St. Peter's Church, Church Lane, Molash, Canterbury CT4 8HD
The Church of England, Diocese of Canterbury, one of the five churches in the Kings Wood Benefice.
Website: Kings Wood Benefice
From "A Brief Guide to the Church of St. Peter, Molash, Kent" by Alan Neame
INTRODUCTION TO ST. PETER'S CHURCH
The parish church, dedicated to St. Peter, stands half a mile N.W. of the A252, at the end of narrow Church Lane. This contains a number of houses, one of which, Cherry Barton with its walled garden, is extremely old; it ends with handsome half-timbered Church Farm (dated on the woodwork 1624 but surely older) to N. and smaller Old Mill Farm opposite. Apart from these, the position of the church is somewhat isolated but there are signs to S. and S.W. - ancient wells, sherds, a windmill remembered - that this was not always so and that the centre of population has shifted, leaving the church behind.
The church itself is inconspicuous. From most parts of the parish only an informed eye may pick out its unassuming tower among the churchyard yew trees. However, as you enter the village from the W. on the A252, there is a fine view of St. Peter's across the fields
The church as it stands dates from the early C.13 but there is every reason to suppose there was an earlier church on the site, for the conversion of Kent had been undertaken with great success some six hundred years before the raising of the present structure. True, in an ancient building like St. Peter's, one might expect to find architectural features preserved from a building more ancient still, but in this case, as it happens, there are none discernible above ground. Even so, the yew trees 'of magnificent foliage and girth' that encircle the church were computed in 1880 to be already one thousand years old (A Kentish Garland, 1881, p. 109): four hundred years older, that is to say, than the present building. There are six of them now and used to be a seventh (on the S. side). It is not fanciful to think that, as young trees, they encircled a Saxon church the forerunner of this one.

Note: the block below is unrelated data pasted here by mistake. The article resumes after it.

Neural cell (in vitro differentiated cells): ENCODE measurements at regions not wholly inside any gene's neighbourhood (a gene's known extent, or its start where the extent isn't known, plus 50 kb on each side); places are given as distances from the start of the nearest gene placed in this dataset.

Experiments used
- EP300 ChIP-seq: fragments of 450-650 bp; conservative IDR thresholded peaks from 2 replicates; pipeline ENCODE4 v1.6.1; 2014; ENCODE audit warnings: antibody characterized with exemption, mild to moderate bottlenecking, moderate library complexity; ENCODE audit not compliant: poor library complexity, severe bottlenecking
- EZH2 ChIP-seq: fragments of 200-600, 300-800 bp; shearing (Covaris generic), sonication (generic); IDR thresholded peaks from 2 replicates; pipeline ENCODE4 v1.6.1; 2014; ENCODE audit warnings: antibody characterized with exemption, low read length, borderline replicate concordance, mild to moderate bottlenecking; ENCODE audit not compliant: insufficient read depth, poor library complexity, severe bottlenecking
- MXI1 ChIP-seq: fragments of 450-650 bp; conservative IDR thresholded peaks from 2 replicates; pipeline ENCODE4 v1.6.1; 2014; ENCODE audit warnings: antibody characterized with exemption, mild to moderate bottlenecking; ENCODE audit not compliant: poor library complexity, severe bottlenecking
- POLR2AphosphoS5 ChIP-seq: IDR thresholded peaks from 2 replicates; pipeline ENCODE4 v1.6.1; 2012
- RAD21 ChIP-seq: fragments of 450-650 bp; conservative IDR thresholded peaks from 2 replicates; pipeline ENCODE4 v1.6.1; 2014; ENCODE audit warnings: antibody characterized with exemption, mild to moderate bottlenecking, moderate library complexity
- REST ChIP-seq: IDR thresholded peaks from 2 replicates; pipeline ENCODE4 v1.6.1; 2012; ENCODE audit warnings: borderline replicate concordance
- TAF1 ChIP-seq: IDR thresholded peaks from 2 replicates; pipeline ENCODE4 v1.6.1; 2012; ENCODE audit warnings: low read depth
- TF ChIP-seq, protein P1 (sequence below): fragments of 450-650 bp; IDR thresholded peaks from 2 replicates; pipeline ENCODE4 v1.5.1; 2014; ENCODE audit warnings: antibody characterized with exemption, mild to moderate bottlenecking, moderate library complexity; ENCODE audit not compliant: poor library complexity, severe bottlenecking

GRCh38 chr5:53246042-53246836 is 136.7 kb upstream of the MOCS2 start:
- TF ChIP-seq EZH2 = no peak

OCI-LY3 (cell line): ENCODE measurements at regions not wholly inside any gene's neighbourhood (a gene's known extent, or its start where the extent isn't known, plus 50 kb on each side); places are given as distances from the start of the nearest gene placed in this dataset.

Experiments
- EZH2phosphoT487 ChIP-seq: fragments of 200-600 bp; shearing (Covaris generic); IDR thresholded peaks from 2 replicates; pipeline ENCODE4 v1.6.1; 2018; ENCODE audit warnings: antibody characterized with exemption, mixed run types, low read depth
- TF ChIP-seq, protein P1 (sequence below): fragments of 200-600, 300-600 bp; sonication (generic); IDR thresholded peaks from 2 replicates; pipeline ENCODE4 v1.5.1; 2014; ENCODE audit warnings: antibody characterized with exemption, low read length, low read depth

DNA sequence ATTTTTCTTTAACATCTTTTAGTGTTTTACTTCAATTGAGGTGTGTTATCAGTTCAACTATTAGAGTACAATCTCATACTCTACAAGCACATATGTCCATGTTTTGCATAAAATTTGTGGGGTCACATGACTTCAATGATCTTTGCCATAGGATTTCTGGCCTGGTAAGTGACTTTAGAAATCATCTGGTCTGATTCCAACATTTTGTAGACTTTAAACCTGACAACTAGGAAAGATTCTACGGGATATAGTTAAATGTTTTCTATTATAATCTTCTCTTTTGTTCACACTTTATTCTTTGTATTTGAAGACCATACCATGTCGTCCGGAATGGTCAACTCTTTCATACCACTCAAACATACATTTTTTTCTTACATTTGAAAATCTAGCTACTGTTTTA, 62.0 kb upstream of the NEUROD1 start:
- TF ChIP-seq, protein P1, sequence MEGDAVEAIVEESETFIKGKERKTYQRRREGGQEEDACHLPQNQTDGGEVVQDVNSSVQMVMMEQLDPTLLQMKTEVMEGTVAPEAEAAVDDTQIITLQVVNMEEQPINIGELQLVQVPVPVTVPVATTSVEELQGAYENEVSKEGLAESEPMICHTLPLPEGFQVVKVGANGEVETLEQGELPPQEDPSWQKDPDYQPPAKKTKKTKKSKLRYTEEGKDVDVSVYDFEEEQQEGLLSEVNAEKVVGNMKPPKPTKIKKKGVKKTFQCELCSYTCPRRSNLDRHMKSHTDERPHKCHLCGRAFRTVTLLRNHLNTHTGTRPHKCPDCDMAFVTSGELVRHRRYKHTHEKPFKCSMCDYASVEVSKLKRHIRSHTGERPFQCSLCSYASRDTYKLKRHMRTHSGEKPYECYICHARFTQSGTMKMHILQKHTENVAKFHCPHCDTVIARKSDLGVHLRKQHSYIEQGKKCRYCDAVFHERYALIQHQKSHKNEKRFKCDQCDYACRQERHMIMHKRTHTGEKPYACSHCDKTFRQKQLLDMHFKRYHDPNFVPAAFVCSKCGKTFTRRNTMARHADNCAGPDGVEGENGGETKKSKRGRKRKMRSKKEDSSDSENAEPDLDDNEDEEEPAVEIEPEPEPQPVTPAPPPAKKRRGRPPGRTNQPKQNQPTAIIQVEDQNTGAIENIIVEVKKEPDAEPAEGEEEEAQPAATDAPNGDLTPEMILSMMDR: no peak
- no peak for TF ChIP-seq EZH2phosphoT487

Then again, the Norman font, which tradition relates to have been found years ago (in fact since 1800) being used as a cattle-trough at Church Farm, is considerably older than the building in which it now stands.
So, between the Saxon building and the one we see today, there may have been a Norman one as well. But entities are not to be multiplied unnecessarily: the matter could be settled by a controlled dig into the floor and foundations of the church, though this has not been attempted. Equally easily (one might imagine) it could be solved by recourse to Domesday Book. But no! Time out of mind a dependency of Chilham, Molash receives no separate mention in the grand survey, nor is it rated separately in the King's Books.
The name of Molash, variously Molesse, Mollesh, Moldash through the centuries, is derived from OE. mael, speech + aesc, ash, according to Judith Glover (Place Names of Kent, Batsford, 1976) who agrees with J. K. Wallenberg, the Sage of Uppsala. It marks the village as an ancient rural assembly-point where speeches were made and instructive talks delivered under a monumental tree: one day, a royal proclamation as it might be; the next, an eye-witness account of how King Alfred raised the Danish siege of Rochester and sent the heathen packing.
Travellers in Kent must have looked forward to the news service and entertainment available at Molash as they made their way through the deer and boar-infested forest. In, say, 1213 they might have encountered King John in full cry from his hunting lodge at Wytherling Court in the parish. He was locked in negotiations with Archbishop Stephen Langton (Edward Hasted, History of Kent, under Chilham). A day out at Molash with the boar-hounds made a capital change from wrangling in Chilham Castle with the man who first divided the Bible into chapters.
To see some of the ancient stained glass in the church please click here
Yew treesClick here for pictures of the 2000 year old yew trees
This has been recently restored by Taylor Bells and is now in use in the tower.
The single 2ft 10inch bell cast by Joseph Hatch in 1608, has had its cast-in
iron crownstaple removed and replaced by an independent crownstaple with
funding from the Heritage Lottery Fund. The fittings have
been conservatively restored with the bell rehung in the existing timber
frame for swing chiming only.
Benefice Administrator; Adult protection co-ordinator; Child protection co-ordinator and Disclosure officer: Dr Jennie Litten-Brown
CHALLOCK METHODIST CHURCHMINISTER
Reverend Debbie Hodgson, The Manse, 79 Preston Park, Faversham, ME13 8LH 01795 532461